Childhood Obesity Facts You Should Know
SMC was created to solve the nation’s childhood obesity crisis by educating and activating female college students during their influential transition into adulthood. Young women are at a critical juncture in development. As they learn to manage their own health and health care with less parental oversight, they are forming habits that will affect their well-being, learning, and personal and career fulfillment over a lifetime. Health education also impacts future generations. According to the US Department of Labor, roughly 80 percent of healthcare decisions in households are made by women. Our programs train female college students to be health leaders before conception.
Nearly one in three children and adolescents are either overweight or have obesity.
In the past 30 years, obesity has more than doubled in children and quadrupled in adolescents. The consequences of childhood obesity, which include diabetes, heart disease, and other illnesses, are also rising. As this research indicates, overweight and obese young people have a very high probability of becoming obese adults, with all of obesity’s heightened health risks.
Obesity is defined as having excess body fat. Body mass index (BMI) is a widely used screening tool for measuring obesity. BMI is a person’s weight in kilograms divided by the square of a person’s height in meters. Scientists have found that BMI is moderately related to direct measures of body fatness. Measuring height and weight is easier and less expensive than other methods for assessing weight status. CDC defines obesity in children and young people as BMI at or above the 95th percentile for young people of the same age and sex.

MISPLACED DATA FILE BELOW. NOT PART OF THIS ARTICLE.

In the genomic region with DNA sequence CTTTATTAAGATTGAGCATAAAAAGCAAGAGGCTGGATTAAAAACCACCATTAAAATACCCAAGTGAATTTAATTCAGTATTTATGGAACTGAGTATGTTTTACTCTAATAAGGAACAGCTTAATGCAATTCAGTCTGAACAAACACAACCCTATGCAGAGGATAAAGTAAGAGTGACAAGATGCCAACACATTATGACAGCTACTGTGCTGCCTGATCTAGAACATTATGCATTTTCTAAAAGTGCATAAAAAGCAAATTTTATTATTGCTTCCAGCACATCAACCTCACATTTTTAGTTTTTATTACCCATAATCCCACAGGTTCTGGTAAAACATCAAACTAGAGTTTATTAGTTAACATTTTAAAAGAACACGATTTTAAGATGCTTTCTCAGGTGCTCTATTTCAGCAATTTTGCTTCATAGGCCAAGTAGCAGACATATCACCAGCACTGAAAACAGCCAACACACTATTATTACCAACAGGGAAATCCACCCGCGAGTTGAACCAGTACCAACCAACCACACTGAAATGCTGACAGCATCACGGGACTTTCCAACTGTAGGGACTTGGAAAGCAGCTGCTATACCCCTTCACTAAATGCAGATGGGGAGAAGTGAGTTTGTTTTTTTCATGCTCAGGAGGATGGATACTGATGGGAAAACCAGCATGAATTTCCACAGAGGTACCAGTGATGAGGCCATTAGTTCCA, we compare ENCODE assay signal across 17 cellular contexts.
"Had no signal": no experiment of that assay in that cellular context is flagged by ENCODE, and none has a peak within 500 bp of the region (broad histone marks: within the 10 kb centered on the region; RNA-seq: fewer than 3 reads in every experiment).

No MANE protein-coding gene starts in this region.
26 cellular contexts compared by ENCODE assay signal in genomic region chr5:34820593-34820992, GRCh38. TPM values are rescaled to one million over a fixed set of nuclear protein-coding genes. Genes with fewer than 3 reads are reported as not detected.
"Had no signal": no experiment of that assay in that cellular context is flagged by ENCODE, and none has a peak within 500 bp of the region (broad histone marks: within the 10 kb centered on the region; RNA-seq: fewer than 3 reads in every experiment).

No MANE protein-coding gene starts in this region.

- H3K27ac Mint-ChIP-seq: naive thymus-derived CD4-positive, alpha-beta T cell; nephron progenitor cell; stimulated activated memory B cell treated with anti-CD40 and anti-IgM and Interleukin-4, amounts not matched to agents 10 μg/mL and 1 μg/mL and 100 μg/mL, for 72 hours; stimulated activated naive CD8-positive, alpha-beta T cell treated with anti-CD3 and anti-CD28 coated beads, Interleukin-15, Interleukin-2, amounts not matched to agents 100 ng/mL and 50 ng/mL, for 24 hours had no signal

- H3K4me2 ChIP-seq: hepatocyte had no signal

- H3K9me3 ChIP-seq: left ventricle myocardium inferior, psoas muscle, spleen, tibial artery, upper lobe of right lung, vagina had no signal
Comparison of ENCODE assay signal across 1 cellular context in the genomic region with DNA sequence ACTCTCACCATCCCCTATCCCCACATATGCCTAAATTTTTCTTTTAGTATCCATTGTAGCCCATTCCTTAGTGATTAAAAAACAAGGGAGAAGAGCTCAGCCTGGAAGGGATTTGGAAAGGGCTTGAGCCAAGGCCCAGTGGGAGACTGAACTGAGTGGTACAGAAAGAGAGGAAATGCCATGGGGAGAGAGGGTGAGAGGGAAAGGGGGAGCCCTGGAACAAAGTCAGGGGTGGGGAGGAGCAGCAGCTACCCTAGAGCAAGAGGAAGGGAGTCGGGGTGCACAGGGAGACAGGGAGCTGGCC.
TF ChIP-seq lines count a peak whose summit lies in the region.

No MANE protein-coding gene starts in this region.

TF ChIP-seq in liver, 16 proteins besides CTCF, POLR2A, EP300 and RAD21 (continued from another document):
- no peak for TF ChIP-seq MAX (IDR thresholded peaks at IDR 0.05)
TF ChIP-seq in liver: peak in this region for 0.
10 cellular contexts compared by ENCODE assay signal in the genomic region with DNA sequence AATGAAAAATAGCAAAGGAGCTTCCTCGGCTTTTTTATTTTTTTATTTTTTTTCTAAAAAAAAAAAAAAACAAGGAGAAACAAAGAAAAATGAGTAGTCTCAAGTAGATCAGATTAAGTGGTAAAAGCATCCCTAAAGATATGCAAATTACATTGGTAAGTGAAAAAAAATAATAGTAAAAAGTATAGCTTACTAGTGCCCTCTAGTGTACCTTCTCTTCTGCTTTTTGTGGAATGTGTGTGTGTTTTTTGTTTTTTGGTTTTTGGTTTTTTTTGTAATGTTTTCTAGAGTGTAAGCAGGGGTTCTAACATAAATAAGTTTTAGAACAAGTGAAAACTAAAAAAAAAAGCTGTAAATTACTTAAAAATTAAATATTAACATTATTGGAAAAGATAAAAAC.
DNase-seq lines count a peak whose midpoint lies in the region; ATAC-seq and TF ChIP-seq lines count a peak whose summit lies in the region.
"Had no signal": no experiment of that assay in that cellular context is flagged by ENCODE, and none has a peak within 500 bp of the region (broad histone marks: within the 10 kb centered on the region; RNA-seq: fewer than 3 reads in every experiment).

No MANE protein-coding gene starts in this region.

For more information about BMI measurement for children and adolescents, click here.
No one is immune to the risk of growing up at an unhealthy weight. Childhood obesity cuts across all communities and all categories of race, ethnicity and family income. Alarmingly, the obesity problem strikes at an early age. According to Partnership for a Healthy America, researchers estimate a staggering 9.4 percent of children ages 2 to 5 already have obesity. The obesity rate for children ages 6 to 11 has also more than quadrupled during the past 40 years – from 4.2 to 17.4 percent – as well as tripled for adolescents ages 12 to 19, climbing from 4.6 to 20.6 percent, according to the National Health and Nutrition Examination Survey (NHANES)
52% of college students do not exercise at all. Students gain an average of 10 pounds during their first two years at college. 1 in 4 college women have an eating disorder. 150 minutes of exercise per week, losing 10% of body weight, and a healthy diet can reduce risks of diabetes by 55%. The more physically active girls are, the greater their self-esteem and the more satisfied they are with their weight, regardless of how much they weigh.
The financial implications of childhood obesity are sobering, at $190 million per year in direct health care costs alone.
Increased awareness and prevention of childhood obesity will save millions of dollars in unnecessary health care costs and promote healthier lifestyles to improve and prolong the lives of the next generation of Americans. Protecting the health and wellbeing of American children for years to come is a critical endeavor. When we invest in girls we ensure that young people receive a healthy start in life.